How ‘Middle Earth: Shadow of Mordor’ Pulled Me Into Tolkien’s World

SoM
Arogorn – I mean, Talion – makes for an interesting protagonist.

I’ve never been easily led when it comes to entertainment; if my friends think something is worthy of my attention, then it will take countless assurances that I will enjoy it before I even give that something a look. Take Supernatural for instance; I wasn’t too bothered about watching two overly handsome men run around in a world that I felt I had explored thoroughly in Buffy The Vampire Slayer. However, when my girlfriend asked for the BluRay box set for christmas last year, I made her wish come true, only to be told that I had to watch the whole thing with her. Long story short, I’m now on season 7 and I can’t wait to see what happens next. It turns out handsome men are better at slaying and keeping me captivated than Sarah Michelle Gellar ever was…read into that what you will.

The story of the Lord Of The Rings world is a whole different kettle of orcs (snigger). Sure, when the films came out, I found myself apathetic about the whole thing – I was about 13 and the dungeons and dragons element of a franchise set in ye olde lands full of swords and war just didn’t appeal. I wanted superheroes back then (and still do!), and never jumped into the world that everybody was raging about. Frodo was a short wimp with nothing to offer, and Gandalf was just Magneto in an unwashed robe. Sure, I saw the films, as my friends did, but only due to the hype. None of them, however, left me eager for the next film, and none of them made me want to pick up the books, despite being an avid reader.

Fast forward to October 2014, where am knee-deep in Middle Earth: Shadow of Mordor, and my interest in Tolkien’s world is truly peaked. In the game, for those unaware, you play as Talion, a Ranger from the Black Gate whose soul latches onto that of an elven wraith in his quest for justice against Tolkien’s big bad bruiser Sauron. I won’t write 600 words detailing the mechanics of the game – it would spoil your fun. I’ll just say that I’m 56% of the way through and I can promise you that SoM is a beautiful game; it’s full of those reliable ideas of old that, when mixed in with awesome new elements such as the nemesis system, make for a great experience and a quick route into the heart of the works of Tolkien.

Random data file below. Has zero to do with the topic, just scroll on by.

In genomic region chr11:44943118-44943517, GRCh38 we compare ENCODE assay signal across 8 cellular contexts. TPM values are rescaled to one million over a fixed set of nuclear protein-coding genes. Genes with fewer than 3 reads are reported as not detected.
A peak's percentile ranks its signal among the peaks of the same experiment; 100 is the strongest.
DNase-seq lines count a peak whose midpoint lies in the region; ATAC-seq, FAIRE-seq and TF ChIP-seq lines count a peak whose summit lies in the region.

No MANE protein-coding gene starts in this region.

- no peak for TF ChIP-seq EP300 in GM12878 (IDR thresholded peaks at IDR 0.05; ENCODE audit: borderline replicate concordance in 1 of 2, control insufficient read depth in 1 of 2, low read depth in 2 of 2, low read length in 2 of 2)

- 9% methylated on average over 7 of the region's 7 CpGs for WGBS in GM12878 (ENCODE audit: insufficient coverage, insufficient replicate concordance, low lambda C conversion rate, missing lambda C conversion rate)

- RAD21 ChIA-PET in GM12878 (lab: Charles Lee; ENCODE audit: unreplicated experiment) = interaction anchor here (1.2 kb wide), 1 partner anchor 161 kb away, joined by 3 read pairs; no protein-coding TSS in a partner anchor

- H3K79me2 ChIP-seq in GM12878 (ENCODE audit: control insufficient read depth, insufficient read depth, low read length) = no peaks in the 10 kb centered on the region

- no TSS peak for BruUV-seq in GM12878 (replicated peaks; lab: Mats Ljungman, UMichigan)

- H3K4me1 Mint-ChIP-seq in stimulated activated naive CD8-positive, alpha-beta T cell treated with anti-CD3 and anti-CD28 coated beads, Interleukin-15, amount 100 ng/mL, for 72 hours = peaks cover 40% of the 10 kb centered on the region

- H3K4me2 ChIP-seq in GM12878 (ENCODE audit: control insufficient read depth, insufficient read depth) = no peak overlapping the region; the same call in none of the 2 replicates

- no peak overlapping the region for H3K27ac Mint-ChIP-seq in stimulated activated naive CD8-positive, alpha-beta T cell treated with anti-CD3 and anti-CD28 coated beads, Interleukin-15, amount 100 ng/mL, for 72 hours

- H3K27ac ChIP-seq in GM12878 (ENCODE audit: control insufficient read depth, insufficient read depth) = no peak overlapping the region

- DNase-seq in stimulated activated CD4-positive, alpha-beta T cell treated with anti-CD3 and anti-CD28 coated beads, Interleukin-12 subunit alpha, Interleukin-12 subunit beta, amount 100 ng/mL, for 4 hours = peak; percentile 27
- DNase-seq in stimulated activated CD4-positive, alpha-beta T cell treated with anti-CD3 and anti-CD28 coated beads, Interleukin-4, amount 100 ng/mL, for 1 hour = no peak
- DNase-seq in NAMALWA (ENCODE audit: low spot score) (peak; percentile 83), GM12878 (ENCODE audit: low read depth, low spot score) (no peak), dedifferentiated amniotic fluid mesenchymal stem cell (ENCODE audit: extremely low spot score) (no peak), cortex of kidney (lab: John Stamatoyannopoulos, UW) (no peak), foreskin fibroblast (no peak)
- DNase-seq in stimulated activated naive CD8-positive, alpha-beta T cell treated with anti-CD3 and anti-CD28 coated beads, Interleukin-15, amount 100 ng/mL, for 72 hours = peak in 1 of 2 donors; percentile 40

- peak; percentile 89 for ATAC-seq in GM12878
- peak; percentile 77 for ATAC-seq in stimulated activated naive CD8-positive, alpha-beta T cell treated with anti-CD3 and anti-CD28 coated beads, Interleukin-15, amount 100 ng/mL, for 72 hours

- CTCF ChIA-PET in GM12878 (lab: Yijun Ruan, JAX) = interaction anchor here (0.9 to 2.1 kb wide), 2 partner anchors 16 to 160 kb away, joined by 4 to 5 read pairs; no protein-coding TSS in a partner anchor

Breakfast time in Mordor was always a tense affair
Breakfast time in Mordor was always a tense affair

Middle Earth: Shadow of Mordor should be congratulated for its beauty, and for the effort that went into creating a new segment of an already closely guarded world. The wilderness that is Mordor is truly alive, and the horrors to be found in the dark corners only make for a more thrilling adventure. As I find artefacts, and unlock lore profiles, I find myself wanting to know more. As I did with the world of Harry Potter in my teens, I have begun to crave information about the fictional characters and beasts that exist in the canon; I am reading everything I can about the characters both in the game and those of the films; I’ve even ordered the BluRay box set of the original trilogy. I have a bug; the same one that was given to me by Harry Potter, Blink 182, Supernatural, Breaking Bad, most of the characters in the Marvel and DC comics roster, and WWE. SoM has infected me in much the same way, and I won’t be taking any medicines to shift the symptoms just yet.

I’ve already seen some keyboard warriors screaming like a gutted orc captain about the way that the written world is being further demolished by yet another modern effort to pay homage to Tolkien’s writings (you’d think they’d be happy it was being considered for such things?), but I don’t care. The portion of Middle Earth I am carving out for myself is one I am happy to spend hours in, only to leave it to find more decorations and knowledge. That is the essence of cultural indulgence, and Middle Earth: Shadow of Mordor has won me over, and then some.


Agree with Me? Leave a comment or contact me on Twitter to let me know your thoughts!

Thanks for reading!

Bob.

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